cellular connection in ankurbhaiya’s area aint so hot these days. kind of nice. it means they haven’t built towers EVERYwhere yet. finally got through to him today. he was sitting in (or under?) a very large banyan tree with a buffalo herd around him, each buffalo tied to a mini sprout-off of the Mother Banyan. the buffalos were busy with their symphony, they didn’t give a hoot about ankurbhai. the humans on the other hand were very interested in staring at him as we talked. he says maybe that’s their way of worship, of wanting to be involved with the energy of another god-creature, specifically in this case, him. or that’s one way of looking at it, at least. sure. why not?
he finished telling me the river crossing story that we couldn’t finish last time because there aren’t cell phone towers EVERYwhere yet:
to follow gandhiji’s route he had to cross a river after this one town. this one town had lots of nice people offering him respect and lodging and whatnot, but everybody wanted him to go around the river. by car. sorry folks, that’s not so much going to happen as not going to happen, said bhaiya. he was prepared to walk the 50k around, but he’d rather pray and trust and cross. yeah, but still, no-one was telling him how.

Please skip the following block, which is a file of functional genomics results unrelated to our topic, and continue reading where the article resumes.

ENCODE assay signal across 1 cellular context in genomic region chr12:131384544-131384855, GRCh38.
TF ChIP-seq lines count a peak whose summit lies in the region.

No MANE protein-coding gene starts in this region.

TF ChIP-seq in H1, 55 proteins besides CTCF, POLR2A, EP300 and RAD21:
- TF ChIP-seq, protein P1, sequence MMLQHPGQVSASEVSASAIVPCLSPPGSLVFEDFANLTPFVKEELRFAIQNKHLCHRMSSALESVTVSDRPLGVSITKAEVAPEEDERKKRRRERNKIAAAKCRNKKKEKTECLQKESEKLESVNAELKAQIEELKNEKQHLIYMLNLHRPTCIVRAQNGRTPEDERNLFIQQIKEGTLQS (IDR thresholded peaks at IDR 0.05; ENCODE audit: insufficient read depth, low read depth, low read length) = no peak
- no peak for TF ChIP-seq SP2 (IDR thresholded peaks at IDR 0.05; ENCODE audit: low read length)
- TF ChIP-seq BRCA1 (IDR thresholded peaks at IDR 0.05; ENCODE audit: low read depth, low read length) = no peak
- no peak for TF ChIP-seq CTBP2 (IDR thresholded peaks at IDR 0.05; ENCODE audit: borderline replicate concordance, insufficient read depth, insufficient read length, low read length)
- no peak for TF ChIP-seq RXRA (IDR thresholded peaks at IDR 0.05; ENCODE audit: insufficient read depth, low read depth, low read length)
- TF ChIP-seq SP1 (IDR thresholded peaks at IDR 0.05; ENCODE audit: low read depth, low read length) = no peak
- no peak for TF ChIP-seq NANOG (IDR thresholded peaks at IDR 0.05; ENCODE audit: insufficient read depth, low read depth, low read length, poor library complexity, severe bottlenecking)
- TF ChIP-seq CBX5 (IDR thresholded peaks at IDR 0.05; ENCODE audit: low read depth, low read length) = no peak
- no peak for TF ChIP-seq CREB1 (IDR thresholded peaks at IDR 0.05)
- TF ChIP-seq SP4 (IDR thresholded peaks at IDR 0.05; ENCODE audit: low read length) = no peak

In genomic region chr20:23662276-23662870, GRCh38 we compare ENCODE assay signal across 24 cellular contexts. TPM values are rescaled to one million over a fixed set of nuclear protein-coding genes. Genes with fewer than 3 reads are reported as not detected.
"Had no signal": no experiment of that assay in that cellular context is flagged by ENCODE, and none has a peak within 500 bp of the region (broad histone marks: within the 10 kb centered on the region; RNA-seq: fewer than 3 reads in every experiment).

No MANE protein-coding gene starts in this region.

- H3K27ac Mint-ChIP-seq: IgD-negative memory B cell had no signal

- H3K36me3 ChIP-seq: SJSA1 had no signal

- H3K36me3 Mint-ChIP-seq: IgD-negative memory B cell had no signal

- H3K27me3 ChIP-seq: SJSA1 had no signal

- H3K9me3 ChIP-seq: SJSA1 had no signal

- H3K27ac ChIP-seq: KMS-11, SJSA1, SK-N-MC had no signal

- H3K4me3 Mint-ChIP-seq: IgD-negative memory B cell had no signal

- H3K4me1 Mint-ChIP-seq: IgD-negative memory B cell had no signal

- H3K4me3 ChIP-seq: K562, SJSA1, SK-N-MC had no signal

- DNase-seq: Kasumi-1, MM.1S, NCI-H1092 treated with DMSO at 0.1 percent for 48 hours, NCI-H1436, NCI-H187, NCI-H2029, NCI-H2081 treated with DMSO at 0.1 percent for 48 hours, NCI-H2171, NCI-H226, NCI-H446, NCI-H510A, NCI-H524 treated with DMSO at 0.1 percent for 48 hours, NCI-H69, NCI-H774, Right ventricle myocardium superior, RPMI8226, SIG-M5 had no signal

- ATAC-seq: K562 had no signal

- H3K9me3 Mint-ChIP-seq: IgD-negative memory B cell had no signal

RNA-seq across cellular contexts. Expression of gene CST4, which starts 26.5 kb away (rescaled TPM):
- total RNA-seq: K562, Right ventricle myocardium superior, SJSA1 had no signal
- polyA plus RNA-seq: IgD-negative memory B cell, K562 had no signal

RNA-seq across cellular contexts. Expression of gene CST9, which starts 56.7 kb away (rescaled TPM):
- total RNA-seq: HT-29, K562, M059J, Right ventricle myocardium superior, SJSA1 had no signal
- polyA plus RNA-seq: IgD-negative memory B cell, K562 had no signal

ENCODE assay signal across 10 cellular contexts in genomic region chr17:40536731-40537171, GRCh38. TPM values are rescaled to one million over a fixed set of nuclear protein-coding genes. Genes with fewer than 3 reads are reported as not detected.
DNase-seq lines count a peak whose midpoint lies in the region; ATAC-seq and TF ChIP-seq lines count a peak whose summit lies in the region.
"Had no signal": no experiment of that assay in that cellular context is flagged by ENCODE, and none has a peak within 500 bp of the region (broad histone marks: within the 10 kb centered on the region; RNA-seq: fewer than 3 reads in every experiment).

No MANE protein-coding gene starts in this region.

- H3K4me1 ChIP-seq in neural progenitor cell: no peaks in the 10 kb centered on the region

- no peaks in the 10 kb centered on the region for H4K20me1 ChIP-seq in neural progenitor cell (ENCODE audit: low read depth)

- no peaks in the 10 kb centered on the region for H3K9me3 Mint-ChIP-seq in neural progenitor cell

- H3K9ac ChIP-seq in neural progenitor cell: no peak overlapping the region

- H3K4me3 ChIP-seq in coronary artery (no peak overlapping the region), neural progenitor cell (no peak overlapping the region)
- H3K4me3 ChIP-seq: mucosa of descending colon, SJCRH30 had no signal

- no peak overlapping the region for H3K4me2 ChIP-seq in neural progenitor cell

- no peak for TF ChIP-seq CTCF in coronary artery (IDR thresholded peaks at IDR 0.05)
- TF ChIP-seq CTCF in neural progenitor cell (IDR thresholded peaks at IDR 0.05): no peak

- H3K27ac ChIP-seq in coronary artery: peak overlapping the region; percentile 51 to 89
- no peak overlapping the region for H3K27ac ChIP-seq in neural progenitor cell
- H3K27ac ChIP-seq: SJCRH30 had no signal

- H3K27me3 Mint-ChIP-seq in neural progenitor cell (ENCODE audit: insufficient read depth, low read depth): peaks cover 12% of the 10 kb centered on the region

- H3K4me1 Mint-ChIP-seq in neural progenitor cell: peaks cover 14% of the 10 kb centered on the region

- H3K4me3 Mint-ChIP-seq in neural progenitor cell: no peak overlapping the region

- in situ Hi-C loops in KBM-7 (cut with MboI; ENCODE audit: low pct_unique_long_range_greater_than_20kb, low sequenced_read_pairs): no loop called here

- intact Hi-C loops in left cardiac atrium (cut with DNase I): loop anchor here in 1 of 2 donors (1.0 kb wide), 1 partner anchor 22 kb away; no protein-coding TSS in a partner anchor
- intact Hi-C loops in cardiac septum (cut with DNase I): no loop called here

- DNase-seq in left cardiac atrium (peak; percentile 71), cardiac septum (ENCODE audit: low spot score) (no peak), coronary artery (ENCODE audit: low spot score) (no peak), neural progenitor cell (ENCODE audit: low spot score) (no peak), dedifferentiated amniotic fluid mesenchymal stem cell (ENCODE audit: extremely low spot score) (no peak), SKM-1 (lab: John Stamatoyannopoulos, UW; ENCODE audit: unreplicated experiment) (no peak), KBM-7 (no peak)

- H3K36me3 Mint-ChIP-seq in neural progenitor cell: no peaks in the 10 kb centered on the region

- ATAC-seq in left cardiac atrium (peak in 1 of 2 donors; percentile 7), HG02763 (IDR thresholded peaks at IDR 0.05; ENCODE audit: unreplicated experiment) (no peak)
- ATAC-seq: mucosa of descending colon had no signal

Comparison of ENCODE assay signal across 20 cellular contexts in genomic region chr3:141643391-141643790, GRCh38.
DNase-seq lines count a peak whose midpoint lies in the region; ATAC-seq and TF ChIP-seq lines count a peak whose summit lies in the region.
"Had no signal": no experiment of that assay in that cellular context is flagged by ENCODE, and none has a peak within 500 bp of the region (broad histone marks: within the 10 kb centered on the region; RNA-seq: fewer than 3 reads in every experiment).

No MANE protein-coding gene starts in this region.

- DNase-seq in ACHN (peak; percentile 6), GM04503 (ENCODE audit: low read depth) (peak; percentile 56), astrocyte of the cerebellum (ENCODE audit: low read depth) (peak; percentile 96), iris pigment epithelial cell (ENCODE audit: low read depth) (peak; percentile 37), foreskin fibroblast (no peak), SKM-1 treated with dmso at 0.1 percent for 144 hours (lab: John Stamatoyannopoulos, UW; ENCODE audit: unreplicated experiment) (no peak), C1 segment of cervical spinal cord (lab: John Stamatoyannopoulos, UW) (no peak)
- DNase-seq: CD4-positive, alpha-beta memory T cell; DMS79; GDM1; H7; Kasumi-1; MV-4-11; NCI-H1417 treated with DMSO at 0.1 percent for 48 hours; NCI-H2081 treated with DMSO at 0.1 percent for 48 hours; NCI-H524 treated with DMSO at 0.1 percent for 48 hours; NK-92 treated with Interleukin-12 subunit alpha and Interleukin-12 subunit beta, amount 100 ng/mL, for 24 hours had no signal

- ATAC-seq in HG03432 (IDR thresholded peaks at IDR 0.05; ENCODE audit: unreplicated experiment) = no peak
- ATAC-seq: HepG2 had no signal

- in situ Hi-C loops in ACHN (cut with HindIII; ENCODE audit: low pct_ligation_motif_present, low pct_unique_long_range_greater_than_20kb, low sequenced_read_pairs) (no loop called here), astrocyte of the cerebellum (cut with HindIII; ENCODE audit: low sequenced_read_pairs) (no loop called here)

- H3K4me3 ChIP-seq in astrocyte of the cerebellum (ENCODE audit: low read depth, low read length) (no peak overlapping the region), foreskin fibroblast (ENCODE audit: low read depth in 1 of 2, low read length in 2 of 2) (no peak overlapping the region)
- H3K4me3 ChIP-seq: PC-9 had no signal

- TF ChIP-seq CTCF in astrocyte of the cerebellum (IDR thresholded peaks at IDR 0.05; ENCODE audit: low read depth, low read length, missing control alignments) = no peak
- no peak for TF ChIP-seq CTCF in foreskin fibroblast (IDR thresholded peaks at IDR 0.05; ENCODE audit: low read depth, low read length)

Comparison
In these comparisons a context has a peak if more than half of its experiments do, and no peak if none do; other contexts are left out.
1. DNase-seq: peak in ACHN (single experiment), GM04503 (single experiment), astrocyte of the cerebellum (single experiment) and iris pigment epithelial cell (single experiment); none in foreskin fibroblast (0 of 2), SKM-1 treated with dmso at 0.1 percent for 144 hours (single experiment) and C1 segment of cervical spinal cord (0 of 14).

he left the house before his hosts woke up and headed for the river. he prayed. he trusted. he reached a canyon of wilderness and water running wide. there was a temple somewhere. there was an old lady. she said, You want to cross the river. Follow me. Now that’s the kind of authoritarianism we want here, hell’s yeah!
there were muddy parts and watery parts and rocky parts and then there was the part where he almost would have died if he had tried to cross except the guy that helped him a while back came running back and basically manifested a boat to take bhaiya across and when he arrived on the other side he believed in god so much he was maybe the most religious person he knew.
he’s reading gandhiji. it’s not to be taken politically and rationally, he says. it is to be taken as Jesus. and it is wonderful, he says.
he has not been asking people for food and drink and shelter. he stopped in a shop and asked for water from the jug that he saw sitting there and had an hour-long conversation with the shopkeeper. but mostly he takes what they give, or sometimes doesnt, if it’s not gandhian, like the MJ that a nice old man and his nephew spent the afternoon with yesterday.